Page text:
By Zehra Cranmer
Téa Obreht’s The Tiger’s Wife published this year was the winner of the Orange Prize for Fiction. Usually more accustomed to the art of short story writing, Obreht found herself tackling the novel form and to her surprise, this lucrative choice was a mighty, and pardon the pun- roaring success. Obreht who was born in the former Yugoslavia found herself living in Cyprus during the time of war, then Egypt and finally in America where she established herself as a writer of short stories and now, a novelist.
The Tiger’s Wife begins with Natalia receiving a phone call from her grandmother bearing the news of her grandfather’s death, a tune that rang true to Obreht’s own life, for she too had lost a grandfather whom she was incredibly close to and in more than one way, this book appears to be a way of dealing with her own grief. When Natalia receives the call, she doesn’t break down but remains somewhat cool and meditative; this calmness arouses suspicion in her grandmother. Natalia’s grandfather was not only someone who she loved deeply but most importantly, was a companion. They had their own language, a thought and feeling appeared to be conveyed in a way that nobody else could interpret.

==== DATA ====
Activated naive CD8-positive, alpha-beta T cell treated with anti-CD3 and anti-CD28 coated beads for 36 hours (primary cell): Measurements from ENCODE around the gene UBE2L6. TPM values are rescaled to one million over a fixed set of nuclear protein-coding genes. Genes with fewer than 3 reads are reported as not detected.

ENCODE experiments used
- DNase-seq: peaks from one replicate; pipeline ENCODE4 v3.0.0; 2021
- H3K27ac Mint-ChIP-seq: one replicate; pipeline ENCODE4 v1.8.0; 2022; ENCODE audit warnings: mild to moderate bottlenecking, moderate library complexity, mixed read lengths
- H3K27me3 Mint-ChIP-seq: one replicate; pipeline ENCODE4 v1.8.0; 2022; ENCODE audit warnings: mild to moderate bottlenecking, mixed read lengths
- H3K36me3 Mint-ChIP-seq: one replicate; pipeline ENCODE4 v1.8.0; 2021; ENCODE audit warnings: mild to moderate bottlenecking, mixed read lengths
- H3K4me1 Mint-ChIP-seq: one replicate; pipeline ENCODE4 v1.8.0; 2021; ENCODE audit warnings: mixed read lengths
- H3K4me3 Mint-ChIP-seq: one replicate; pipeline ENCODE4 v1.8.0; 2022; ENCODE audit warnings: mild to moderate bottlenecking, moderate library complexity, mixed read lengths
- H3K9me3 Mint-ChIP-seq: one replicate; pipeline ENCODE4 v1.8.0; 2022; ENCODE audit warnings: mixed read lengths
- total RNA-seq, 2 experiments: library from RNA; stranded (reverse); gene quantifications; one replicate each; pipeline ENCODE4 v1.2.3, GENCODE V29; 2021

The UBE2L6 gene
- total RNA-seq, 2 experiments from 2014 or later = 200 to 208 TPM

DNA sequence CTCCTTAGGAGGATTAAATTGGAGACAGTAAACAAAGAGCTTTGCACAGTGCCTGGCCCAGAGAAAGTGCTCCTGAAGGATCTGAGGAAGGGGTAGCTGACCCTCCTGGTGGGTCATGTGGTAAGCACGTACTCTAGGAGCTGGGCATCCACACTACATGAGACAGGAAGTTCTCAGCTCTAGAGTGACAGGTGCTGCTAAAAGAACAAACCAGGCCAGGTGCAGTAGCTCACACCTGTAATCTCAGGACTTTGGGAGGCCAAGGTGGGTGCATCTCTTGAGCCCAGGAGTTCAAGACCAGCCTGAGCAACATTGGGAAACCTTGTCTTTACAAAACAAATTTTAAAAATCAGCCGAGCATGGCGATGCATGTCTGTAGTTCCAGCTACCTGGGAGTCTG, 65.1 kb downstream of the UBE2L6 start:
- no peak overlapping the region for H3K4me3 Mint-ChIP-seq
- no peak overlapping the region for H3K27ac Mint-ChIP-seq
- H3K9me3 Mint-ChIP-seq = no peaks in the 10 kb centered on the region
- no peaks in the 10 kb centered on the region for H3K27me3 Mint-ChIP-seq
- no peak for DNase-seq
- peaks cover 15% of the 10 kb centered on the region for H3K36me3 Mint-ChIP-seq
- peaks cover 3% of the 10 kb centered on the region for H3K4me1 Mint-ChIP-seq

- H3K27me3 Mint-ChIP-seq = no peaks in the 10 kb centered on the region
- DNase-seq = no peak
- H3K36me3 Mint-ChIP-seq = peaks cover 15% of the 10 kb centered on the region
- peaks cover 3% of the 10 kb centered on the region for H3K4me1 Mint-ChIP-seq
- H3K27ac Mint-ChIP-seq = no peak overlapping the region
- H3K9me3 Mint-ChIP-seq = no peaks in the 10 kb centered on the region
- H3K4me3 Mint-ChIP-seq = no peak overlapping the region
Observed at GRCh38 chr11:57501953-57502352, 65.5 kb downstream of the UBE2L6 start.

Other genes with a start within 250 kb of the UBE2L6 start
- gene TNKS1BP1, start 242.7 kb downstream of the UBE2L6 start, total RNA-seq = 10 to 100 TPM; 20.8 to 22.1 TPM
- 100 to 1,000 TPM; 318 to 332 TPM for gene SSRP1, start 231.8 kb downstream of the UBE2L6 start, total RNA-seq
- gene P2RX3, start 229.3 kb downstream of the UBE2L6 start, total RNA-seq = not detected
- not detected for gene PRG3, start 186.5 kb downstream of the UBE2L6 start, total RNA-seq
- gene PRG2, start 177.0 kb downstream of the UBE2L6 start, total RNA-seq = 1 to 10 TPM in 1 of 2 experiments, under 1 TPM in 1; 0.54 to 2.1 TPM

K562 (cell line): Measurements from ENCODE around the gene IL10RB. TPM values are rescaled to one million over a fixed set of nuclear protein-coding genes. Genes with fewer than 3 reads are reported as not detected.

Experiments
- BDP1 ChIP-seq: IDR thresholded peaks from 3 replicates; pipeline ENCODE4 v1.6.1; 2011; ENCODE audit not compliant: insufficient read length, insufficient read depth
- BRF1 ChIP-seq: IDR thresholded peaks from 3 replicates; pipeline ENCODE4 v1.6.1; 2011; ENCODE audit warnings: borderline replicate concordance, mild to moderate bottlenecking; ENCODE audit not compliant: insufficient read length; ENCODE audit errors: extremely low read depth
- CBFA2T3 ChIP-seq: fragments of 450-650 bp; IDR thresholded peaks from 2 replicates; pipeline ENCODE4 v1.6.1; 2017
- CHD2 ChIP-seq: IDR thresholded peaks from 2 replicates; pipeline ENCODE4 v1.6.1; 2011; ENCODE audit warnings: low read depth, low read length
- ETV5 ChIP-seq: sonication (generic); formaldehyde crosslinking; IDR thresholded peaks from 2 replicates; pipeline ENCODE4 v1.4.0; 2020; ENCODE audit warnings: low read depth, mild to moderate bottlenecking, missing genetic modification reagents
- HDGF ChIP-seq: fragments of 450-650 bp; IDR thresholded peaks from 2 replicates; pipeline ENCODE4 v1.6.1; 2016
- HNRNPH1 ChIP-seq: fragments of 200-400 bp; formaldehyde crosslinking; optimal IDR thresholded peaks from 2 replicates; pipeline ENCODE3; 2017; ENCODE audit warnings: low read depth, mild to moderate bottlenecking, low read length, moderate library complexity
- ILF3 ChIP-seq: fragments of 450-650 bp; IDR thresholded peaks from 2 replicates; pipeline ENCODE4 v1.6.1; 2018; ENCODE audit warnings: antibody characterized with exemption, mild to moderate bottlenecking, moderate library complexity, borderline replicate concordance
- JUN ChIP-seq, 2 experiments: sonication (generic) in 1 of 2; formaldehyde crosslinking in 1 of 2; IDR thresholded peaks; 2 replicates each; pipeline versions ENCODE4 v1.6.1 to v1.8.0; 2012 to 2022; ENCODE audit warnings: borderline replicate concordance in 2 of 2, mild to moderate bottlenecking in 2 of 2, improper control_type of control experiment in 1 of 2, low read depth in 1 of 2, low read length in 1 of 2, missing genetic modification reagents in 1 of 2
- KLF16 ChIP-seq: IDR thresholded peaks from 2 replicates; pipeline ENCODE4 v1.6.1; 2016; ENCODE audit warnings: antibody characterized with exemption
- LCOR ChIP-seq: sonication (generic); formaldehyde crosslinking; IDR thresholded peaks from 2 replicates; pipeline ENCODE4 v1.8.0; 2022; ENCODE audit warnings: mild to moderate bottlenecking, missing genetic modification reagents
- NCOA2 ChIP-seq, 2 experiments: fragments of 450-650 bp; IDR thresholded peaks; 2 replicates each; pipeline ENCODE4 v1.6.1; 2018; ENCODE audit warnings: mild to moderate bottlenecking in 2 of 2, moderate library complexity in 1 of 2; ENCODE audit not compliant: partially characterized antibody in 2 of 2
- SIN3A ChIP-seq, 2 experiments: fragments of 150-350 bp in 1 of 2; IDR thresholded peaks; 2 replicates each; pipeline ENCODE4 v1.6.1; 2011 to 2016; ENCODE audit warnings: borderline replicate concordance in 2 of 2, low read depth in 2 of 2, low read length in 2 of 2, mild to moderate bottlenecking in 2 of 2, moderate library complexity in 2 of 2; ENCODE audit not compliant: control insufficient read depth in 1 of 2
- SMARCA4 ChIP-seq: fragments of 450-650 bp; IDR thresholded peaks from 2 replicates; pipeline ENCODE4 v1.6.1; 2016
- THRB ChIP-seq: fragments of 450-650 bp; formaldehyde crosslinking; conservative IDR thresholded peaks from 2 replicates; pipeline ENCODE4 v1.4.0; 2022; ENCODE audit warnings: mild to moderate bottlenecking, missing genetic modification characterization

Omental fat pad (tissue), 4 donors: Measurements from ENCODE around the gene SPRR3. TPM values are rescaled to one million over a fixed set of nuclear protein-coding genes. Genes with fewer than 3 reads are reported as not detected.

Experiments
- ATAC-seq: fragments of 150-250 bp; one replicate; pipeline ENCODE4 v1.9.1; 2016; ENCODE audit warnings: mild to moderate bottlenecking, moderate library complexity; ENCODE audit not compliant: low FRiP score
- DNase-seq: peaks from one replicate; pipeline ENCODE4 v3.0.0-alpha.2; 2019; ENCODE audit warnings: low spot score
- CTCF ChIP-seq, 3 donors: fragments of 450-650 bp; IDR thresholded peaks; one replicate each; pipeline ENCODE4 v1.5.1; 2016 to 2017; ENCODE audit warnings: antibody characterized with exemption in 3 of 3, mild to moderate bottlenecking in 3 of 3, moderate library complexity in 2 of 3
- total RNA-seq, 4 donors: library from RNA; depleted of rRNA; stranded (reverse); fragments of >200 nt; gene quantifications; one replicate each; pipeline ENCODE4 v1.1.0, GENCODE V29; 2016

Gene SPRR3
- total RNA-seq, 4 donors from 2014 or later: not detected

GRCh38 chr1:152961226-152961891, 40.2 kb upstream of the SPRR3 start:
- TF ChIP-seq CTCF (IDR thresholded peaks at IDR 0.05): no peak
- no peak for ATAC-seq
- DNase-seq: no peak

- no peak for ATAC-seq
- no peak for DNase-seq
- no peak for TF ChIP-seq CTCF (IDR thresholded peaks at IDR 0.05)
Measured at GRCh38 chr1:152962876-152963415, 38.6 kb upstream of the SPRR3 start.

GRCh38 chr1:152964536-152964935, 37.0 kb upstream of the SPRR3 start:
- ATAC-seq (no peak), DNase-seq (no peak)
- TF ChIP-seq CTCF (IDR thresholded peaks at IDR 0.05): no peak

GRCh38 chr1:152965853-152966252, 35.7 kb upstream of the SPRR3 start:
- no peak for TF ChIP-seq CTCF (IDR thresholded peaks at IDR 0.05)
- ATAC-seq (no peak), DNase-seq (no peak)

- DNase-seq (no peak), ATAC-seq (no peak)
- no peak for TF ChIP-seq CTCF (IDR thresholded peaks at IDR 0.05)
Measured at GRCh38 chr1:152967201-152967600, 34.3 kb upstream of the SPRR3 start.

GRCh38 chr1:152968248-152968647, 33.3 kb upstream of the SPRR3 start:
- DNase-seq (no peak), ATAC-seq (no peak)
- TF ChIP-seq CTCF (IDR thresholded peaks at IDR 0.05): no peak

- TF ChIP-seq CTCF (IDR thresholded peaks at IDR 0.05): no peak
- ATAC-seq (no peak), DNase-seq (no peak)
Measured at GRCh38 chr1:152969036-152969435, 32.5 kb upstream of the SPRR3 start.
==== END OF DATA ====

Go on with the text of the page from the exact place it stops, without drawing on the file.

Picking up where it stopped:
The setting is an unnamed country in the Balkans and Natalia tells her grandfather’s story; about his home town and the stories of those that inhabited it. The reader is placed in a state of constant movement through a well crafted labyrinth. Through numerous myth and folklore imitations involving supernatural-like beings and extraordinary events one discovers they are in fact reading a novel in the magical realism form. There is the story of the deathless man, the Bear man, and the soft romantic hearted musician who becomes an abusive butcher. Many of these characters according to Obreht are taken from reading old folk tales which she had incorporated into short stories. It’s feasible to say that this piece of fiction is a marriage between the novel and short story form, woven into a beautiful tapestry taken from an archaic time which belongs to the Balkans and its people.
Although The Tiger’s Wife overflows with compelling narration from a far away land, a void does exist- there is a blankness of some sort where emotion should fill, but that can be said to be the only flaw.
Literature │A Folklore Tapestry The Tiger's Wife by Téa Obreht
Téa Obreht’s The Tiger’s Wife published this year was the winner of the Orange Prize for Fiction.
13 Ekim 2011 Perşembe 12:06
By Zehra Cranmer